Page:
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Boeing 787 Software Bug Causes Catastrophic Failure



/ 2 years ago

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Boeing can’t seem to get away from bad 787 issues. Coming after a number of battery issues and fires, Boeing’s latest 787 Dreamliner has been issued a new airworthiness directive by the FAA to all operating airlines. Again related to power, a software bug can cause a catastrophic power failure, leading to loss of control.

In simulator tests, Boeing discovered that after staying on for 248 days, the plane suffered from a bug causing a full power loss. Due to an integer overflow, all 4 AC generator control units will simultaneously go into failsafe mode and cease operating. This causes the plane to lose all AC electrical power and potentially cause loss of control as well. This software bug also appears no matter what the state of flight is, meaning it could happen on the ground, during takeoff and landing or in the air as long as 248 days are hit. There are some suggestions that it’s related to a 32bit integer overflow after the generator control units have been on for over 231 centiseconds.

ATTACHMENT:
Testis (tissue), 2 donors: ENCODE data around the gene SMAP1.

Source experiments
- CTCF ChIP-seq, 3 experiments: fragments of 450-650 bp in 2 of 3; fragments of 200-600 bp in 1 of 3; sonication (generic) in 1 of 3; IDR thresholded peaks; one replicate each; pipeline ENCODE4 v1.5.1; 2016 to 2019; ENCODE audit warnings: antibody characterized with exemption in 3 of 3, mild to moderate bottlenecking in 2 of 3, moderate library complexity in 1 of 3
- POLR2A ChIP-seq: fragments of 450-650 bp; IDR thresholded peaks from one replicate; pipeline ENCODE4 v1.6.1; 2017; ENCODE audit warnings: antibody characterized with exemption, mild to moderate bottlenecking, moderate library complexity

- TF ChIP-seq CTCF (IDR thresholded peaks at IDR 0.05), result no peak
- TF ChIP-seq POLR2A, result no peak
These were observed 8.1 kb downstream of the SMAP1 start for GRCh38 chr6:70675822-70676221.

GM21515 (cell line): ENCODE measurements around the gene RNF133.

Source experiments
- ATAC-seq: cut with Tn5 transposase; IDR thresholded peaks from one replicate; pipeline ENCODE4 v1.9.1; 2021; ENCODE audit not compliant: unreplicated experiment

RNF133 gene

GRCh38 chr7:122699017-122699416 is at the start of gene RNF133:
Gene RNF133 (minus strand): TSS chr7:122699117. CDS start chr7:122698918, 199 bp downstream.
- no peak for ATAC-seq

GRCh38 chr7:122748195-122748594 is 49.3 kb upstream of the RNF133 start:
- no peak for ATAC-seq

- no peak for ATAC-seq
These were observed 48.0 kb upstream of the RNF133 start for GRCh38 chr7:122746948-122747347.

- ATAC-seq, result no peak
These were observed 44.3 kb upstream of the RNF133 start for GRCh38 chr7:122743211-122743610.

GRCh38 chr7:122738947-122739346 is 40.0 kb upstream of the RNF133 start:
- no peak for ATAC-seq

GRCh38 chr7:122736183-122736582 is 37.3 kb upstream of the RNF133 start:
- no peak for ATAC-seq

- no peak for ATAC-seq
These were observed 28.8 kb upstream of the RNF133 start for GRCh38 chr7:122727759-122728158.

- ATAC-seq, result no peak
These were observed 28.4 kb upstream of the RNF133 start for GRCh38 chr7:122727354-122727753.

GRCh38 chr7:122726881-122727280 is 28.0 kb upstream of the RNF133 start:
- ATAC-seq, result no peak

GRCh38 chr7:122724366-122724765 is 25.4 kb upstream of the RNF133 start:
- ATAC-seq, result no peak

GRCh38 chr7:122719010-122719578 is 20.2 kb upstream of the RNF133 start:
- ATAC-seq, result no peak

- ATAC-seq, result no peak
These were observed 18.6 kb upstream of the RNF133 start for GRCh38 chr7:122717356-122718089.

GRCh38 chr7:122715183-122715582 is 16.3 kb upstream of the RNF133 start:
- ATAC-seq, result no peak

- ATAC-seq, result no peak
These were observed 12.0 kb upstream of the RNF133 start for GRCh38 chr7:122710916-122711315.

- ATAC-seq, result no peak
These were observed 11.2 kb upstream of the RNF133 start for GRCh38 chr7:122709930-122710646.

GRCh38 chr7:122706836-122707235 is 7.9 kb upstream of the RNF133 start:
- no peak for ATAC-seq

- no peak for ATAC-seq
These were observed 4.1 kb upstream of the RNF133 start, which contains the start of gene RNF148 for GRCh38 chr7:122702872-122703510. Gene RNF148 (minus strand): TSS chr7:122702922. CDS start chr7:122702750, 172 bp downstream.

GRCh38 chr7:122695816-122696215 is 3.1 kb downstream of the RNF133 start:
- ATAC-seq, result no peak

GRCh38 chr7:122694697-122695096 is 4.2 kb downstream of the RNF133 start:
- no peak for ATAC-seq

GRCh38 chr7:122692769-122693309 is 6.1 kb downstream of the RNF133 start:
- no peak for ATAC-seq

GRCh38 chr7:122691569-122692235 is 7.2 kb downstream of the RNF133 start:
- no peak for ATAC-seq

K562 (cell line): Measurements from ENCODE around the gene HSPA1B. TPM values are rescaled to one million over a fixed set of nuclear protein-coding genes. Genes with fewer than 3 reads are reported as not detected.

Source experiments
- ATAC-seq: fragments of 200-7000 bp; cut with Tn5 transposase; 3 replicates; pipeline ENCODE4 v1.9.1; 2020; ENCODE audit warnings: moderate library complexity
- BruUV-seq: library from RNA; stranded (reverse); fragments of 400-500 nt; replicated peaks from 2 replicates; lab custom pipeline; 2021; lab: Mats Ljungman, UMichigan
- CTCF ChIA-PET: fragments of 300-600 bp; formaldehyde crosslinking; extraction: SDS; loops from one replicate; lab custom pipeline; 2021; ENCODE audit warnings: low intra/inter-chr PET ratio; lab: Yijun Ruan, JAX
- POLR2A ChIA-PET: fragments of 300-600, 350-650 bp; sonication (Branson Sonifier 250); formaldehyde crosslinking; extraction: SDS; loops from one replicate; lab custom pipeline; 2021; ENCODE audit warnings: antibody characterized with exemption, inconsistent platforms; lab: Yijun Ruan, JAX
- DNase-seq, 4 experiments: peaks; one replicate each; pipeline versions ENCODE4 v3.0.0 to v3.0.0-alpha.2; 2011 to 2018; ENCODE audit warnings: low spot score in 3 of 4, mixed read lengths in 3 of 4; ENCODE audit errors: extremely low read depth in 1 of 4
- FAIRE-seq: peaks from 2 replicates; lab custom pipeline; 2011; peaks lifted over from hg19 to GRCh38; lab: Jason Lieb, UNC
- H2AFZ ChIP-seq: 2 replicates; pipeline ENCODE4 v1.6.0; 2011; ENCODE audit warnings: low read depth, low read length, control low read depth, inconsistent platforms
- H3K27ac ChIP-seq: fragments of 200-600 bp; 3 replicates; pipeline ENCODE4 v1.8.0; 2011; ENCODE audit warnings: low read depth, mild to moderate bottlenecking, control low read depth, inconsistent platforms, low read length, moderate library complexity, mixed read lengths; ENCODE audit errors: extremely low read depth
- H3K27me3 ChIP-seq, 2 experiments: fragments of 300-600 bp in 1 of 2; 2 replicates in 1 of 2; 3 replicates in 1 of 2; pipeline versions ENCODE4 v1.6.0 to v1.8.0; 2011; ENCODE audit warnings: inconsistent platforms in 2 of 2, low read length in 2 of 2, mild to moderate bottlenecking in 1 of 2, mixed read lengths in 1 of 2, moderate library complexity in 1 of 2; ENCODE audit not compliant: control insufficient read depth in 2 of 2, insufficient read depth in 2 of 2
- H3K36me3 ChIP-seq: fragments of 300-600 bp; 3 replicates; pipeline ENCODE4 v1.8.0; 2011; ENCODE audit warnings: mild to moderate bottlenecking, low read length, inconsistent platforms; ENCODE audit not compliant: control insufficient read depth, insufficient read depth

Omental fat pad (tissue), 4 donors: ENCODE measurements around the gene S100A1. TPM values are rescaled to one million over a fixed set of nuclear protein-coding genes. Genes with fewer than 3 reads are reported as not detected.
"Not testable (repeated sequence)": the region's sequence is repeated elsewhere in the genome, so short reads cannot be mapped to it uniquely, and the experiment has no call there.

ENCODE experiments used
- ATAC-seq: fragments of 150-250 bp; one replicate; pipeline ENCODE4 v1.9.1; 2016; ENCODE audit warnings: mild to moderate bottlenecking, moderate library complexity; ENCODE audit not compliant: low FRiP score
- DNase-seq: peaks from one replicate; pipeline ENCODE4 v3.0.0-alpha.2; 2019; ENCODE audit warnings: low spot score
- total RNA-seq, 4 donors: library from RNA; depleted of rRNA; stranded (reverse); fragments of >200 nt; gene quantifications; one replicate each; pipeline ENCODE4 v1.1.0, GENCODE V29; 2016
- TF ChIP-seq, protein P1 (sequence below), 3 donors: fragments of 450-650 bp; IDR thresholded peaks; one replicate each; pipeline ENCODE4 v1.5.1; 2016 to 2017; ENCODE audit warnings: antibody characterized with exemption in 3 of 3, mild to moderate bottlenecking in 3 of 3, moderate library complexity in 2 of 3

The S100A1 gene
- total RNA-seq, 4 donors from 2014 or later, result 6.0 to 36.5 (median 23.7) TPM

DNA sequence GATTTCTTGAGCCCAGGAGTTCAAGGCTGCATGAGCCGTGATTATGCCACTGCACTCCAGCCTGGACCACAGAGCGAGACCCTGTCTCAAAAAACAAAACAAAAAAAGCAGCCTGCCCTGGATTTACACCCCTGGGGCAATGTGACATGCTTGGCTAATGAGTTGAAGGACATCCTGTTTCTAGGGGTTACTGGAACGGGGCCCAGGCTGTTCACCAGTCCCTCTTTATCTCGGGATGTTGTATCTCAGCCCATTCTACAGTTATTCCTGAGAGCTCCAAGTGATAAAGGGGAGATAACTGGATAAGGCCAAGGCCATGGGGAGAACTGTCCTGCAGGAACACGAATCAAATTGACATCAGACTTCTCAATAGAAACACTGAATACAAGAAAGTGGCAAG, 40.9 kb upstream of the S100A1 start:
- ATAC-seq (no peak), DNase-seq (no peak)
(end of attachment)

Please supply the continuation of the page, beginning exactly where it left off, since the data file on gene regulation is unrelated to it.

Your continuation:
While the issue has been present, no plane so far has stayed on for more than 8 months (248 days). Luckily, Boeing was able to discover the issue on its simulators before a real plane was lost, averting a real disaster. While not all software bugs are easy to handle or fix, this is one of those few cases, where turning it on and off just might do the trick.


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